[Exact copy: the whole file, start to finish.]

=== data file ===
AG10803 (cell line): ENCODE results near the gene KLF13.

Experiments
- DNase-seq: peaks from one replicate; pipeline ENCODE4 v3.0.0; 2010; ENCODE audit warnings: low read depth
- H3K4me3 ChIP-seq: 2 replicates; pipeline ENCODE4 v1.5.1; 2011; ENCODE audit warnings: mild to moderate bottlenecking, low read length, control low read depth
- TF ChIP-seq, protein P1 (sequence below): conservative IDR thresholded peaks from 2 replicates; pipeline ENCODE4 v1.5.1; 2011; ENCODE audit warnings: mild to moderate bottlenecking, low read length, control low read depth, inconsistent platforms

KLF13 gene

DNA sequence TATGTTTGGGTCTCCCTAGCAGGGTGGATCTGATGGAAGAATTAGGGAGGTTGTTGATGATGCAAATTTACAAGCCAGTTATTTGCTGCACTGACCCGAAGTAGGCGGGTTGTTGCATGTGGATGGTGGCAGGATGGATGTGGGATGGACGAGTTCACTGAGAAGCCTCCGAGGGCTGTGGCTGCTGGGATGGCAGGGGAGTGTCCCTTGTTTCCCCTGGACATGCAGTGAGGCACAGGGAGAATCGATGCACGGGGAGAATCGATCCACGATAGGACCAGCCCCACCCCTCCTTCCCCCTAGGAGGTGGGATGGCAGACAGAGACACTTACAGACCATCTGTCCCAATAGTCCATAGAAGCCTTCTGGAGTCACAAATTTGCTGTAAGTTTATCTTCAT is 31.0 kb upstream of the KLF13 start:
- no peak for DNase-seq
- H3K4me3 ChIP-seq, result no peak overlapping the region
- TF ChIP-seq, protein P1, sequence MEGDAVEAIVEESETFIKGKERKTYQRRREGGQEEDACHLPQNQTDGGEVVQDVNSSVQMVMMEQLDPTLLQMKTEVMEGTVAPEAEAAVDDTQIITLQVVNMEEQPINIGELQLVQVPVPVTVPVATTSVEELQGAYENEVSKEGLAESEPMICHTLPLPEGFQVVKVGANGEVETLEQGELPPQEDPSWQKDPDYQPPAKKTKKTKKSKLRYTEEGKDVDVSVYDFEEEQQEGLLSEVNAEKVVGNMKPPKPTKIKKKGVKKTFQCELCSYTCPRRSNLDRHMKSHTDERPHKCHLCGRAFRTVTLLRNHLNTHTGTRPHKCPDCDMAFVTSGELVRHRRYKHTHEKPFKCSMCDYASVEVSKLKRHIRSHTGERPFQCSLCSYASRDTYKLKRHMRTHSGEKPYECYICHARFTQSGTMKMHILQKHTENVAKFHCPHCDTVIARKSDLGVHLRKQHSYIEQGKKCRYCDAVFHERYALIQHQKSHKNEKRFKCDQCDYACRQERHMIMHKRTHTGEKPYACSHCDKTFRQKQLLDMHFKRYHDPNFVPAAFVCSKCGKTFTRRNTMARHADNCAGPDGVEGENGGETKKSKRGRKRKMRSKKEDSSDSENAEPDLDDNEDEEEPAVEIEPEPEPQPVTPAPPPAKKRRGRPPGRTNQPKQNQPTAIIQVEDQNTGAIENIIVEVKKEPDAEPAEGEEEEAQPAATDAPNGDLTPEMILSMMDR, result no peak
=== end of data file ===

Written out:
AG10803 (cell line): ENCODE results near the gene KLF13.

Experiments
- DNase-seq: peaks from one replicate; pipeline ENCODE4 v3.0.0; 2010; ENCODE audit warnings: low read depth
- H3K4me3 ChIP-seq: 2 replicates; pipeline ENCODE4 v1.5.1; 2011; ENCODE audit warnings: mild to moderate bottlenecking, low read length, control low read depth
- TF ChIP-seq, protein P1 (sequence below): conservative IDR thresholded peaks from 2 replicates; pipeline ENCODE4 v1.5.1; 2011; ENCODE audit warnings: mild to moderate bottlenecking, low read length, control low read depth, inconsistent platforms

KLF13 gene

DNA sequence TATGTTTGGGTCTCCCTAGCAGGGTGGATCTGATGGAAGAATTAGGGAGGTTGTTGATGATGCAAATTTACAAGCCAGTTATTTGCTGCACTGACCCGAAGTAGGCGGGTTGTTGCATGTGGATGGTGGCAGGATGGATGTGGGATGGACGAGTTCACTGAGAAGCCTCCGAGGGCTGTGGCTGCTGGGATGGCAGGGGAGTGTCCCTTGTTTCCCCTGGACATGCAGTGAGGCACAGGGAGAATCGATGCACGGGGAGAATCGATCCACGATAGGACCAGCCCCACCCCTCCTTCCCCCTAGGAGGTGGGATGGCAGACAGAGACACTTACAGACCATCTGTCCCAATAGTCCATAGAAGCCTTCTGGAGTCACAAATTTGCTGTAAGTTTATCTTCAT is 31.0 kb upstream of the KLF13 start:
- no peak for DNase-seq
- H3K4me3 ChIP-seq, result no peak overlapping the region
- TF ChIP-seq, protein P1, sequence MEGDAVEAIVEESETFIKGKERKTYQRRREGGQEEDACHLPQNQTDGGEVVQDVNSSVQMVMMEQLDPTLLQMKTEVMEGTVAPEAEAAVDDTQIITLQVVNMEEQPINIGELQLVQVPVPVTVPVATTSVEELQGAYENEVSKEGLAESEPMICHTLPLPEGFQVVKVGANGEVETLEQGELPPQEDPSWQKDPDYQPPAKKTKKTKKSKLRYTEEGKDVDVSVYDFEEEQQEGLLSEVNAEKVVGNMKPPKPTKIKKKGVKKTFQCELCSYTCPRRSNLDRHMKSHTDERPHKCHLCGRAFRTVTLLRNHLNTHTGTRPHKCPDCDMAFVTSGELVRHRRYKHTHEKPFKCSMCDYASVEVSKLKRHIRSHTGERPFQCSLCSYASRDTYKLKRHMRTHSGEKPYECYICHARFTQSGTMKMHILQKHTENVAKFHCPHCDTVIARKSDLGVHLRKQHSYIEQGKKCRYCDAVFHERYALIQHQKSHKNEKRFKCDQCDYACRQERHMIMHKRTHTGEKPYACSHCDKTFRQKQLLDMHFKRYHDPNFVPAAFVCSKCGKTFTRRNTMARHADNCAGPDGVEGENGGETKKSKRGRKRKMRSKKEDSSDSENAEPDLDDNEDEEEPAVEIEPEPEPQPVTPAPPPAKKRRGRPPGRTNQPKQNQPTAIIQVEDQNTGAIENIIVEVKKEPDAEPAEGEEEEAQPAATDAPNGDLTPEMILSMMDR, result no peak